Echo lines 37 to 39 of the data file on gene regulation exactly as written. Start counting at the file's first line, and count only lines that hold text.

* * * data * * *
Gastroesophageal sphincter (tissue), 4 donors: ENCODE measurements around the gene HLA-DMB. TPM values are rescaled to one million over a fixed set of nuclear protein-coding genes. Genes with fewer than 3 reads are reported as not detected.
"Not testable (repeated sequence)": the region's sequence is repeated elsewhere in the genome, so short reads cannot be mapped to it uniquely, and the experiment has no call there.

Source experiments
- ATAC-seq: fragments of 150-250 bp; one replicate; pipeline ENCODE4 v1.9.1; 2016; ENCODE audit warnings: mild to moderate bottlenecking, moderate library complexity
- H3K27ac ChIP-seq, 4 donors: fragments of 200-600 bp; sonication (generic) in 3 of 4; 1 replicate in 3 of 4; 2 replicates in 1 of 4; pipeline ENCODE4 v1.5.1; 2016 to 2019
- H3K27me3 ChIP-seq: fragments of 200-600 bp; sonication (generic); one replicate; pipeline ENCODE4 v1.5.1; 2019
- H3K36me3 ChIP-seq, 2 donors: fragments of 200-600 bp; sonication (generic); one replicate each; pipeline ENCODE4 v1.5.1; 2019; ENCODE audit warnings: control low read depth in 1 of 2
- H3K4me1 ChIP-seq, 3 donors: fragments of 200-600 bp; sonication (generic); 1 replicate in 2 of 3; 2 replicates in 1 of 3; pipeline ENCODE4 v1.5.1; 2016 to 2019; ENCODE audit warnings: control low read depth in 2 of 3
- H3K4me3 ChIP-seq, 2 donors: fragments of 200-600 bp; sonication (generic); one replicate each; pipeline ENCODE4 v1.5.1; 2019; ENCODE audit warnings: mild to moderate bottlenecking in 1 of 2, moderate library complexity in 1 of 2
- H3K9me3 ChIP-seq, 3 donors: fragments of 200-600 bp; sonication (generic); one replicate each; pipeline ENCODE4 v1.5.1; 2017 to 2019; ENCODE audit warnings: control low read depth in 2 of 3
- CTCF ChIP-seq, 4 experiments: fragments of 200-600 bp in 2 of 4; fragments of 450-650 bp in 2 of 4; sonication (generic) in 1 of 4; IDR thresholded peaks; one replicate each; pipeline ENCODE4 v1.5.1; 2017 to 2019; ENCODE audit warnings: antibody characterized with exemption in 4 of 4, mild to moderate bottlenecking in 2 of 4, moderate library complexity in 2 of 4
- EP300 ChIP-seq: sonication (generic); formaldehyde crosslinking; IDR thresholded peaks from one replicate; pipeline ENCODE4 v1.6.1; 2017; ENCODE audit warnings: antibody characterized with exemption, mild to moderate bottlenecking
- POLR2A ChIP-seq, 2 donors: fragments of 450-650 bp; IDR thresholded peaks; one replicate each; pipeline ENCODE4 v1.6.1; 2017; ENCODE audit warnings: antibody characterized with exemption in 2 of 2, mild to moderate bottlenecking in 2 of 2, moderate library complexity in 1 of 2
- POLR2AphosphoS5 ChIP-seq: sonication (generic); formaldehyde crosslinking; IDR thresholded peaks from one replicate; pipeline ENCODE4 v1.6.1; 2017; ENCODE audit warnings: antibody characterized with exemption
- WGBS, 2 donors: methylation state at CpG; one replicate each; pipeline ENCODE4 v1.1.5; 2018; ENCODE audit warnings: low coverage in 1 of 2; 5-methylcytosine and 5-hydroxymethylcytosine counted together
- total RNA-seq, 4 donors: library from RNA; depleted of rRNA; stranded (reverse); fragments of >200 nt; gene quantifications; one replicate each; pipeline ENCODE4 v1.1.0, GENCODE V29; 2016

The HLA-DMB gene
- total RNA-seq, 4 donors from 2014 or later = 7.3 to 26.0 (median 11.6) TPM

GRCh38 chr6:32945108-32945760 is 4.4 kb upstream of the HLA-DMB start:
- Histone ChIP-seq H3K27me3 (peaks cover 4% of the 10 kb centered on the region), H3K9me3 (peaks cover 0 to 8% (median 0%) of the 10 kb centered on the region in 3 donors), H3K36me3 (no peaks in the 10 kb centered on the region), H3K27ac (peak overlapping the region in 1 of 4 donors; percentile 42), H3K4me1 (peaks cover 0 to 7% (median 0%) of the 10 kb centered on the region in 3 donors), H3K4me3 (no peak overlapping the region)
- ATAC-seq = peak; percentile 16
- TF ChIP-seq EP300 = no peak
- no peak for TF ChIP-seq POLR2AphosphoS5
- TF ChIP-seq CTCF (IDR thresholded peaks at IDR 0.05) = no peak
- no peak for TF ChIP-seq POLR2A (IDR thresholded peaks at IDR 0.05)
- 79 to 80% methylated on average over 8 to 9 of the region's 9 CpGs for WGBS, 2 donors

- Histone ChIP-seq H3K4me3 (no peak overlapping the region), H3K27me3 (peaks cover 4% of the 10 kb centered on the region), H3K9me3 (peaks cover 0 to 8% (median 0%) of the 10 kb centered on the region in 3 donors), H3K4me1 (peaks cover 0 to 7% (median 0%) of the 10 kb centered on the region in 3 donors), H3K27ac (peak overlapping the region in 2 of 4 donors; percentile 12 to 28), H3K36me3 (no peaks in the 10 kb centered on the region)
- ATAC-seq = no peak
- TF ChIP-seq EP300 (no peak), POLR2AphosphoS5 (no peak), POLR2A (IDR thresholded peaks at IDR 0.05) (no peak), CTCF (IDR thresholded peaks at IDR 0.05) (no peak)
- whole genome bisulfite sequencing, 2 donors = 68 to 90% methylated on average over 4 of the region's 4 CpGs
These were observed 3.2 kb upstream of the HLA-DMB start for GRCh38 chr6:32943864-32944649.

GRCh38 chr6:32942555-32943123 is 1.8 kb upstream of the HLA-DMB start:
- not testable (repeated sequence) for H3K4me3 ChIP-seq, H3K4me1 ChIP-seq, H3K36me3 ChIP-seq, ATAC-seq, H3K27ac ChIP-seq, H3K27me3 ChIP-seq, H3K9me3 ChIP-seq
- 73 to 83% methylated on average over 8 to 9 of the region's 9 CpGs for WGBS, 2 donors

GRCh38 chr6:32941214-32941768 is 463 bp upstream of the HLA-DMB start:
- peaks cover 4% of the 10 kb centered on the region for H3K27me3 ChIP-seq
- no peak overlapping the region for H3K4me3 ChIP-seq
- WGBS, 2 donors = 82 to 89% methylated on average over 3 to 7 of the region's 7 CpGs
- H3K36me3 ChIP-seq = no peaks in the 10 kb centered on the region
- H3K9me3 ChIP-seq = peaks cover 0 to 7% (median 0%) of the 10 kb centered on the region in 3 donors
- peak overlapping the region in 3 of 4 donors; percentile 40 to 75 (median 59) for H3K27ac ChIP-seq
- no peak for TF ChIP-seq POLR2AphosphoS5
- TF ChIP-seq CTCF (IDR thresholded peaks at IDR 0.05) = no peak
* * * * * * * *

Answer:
- no peak overlapping the region for H3K4me3 ChIP-seq
- WGBS, 2 donors = 82 to 89% methylated on average over 3 to 7 of the region's 7 CpGs
- H3K36me3 ChIP-seq = no peaks in the 10 kb centered on the region